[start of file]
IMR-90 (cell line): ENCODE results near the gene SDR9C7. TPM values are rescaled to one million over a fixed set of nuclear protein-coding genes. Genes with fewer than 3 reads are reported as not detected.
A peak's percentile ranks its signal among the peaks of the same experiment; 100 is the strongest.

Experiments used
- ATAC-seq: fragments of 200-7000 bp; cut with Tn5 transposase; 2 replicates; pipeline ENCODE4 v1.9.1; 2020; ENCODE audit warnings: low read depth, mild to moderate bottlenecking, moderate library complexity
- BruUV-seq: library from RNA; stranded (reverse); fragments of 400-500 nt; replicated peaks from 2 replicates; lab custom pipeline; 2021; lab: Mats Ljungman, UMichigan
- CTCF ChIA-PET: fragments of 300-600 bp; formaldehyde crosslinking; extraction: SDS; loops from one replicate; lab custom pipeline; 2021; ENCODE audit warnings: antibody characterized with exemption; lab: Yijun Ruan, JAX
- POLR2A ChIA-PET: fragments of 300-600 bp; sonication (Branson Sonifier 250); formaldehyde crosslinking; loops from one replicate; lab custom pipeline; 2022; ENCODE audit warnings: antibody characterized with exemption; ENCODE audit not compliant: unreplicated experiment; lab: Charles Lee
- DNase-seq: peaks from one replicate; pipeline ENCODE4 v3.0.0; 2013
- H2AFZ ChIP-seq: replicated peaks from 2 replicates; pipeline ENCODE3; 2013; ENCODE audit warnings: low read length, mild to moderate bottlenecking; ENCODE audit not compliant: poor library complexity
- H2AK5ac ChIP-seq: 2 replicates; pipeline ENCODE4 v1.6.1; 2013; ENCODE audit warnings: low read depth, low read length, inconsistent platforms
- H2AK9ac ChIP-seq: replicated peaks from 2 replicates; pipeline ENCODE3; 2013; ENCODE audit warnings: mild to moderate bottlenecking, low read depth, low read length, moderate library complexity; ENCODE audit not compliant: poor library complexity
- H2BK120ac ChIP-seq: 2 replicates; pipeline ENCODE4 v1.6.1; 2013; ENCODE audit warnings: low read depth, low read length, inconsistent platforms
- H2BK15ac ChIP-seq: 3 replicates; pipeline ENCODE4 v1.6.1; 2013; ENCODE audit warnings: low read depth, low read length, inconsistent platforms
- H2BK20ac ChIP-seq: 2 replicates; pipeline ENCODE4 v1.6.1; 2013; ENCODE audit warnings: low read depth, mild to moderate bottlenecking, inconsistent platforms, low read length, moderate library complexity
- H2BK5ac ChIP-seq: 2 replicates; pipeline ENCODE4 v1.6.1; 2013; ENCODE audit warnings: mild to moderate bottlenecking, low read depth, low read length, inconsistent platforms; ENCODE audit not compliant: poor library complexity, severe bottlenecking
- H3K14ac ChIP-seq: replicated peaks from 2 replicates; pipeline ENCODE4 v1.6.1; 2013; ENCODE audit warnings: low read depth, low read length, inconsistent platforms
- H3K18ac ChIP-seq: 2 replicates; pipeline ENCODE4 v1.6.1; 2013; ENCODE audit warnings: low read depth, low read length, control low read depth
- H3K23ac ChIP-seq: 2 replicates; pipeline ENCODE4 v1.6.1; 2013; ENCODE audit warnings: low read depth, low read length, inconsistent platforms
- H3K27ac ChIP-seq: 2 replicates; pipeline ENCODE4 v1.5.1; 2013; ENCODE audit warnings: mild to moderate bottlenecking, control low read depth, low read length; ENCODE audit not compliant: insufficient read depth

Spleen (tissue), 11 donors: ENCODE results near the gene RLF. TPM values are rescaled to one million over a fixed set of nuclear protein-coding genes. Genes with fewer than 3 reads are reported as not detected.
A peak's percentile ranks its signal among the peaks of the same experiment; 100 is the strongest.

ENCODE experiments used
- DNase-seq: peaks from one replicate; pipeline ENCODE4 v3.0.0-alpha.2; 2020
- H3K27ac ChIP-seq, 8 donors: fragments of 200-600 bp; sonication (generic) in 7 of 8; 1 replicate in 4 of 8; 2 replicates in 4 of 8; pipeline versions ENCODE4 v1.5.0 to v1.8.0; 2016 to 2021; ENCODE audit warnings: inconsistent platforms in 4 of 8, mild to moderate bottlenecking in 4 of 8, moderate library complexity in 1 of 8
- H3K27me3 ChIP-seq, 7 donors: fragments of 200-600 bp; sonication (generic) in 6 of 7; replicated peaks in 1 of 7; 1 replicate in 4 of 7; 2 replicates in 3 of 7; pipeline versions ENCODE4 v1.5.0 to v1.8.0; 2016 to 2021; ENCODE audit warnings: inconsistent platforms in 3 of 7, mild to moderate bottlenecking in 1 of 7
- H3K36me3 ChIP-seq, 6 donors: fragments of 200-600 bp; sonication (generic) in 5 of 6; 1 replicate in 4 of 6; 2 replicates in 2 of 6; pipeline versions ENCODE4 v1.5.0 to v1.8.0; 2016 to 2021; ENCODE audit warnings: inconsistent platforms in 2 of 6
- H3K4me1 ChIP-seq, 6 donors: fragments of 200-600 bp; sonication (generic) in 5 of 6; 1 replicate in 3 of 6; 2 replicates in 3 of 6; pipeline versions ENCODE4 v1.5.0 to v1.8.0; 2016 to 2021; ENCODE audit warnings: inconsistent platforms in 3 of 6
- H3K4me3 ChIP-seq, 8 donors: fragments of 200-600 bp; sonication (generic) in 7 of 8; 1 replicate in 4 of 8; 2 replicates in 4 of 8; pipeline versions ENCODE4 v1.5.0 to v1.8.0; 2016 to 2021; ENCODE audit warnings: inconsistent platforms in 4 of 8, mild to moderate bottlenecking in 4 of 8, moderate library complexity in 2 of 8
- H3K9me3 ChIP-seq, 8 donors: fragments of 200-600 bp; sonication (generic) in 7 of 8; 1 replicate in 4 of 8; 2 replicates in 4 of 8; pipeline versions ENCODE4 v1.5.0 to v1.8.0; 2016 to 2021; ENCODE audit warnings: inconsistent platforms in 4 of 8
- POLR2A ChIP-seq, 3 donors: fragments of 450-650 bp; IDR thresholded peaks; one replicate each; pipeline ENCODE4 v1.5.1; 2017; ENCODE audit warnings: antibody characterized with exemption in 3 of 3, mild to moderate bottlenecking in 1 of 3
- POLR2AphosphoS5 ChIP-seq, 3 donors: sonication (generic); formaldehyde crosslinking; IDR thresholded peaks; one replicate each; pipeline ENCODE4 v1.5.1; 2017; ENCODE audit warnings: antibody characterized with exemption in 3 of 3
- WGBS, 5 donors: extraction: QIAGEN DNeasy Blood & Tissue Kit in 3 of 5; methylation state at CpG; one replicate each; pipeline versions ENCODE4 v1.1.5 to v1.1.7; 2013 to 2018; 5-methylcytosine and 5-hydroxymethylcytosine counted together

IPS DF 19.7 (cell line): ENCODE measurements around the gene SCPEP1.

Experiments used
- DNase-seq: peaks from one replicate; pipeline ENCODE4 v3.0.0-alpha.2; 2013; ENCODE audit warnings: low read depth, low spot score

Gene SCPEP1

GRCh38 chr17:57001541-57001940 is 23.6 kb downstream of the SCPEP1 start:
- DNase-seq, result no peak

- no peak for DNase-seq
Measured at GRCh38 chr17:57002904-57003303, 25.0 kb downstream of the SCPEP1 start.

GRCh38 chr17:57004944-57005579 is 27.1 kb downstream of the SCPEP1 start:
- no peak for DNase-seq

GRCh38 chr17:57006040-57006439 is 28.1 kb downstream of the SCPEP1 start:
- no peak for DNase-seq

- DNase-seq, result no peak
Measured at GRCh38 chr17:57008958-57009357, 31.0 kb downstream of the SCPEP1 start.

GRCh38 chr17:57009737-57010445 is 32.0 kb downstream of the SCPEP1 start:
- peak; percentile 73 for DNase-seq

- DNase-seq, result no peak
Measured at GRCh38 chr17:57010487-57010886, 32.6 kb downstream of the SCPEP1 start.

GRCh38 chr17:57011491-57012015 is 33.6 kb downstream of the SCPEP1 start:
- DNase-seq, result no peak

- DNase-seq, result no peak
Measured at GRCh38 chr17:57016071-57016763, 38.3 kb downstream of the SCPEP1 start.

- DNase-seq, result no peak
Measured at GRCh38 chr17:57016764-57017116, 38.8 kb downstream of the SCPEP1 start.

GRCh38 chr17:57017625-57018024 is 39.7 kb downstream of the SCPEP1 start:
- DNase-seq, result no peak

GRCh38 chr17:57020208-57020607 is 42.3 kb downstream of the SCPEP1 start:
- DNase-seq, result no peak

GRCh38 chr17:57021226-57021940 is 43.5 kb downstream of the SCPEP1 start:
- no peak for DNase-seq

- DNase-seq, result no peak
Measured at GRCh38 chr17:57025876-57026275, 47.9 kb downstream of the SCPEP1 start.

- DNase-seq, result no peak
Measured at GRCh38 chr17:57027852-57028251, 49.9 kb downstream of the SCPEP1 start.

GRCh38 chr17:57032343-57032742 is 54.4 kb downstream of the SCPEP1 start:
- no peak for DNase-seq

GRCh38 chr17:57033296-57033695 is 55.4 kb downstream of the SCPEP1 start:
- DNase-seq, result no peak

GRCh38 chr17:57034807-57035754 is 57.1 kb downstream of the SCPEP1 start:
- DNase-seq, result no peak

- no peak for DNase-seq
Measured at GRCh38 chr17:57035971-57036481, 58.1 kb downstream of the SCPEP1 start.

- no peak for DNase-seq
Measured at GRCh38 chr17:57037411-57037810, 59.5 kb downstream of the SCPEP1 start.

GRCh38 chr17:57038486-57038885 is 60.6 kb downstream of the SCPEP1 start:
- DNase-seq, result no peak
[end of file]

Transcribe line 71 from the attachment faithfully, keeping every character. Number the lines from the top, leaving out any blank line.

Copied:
GRCh38 chr17:57034807-57035754 is 57.1 kb downstream of the SCPEP1 start: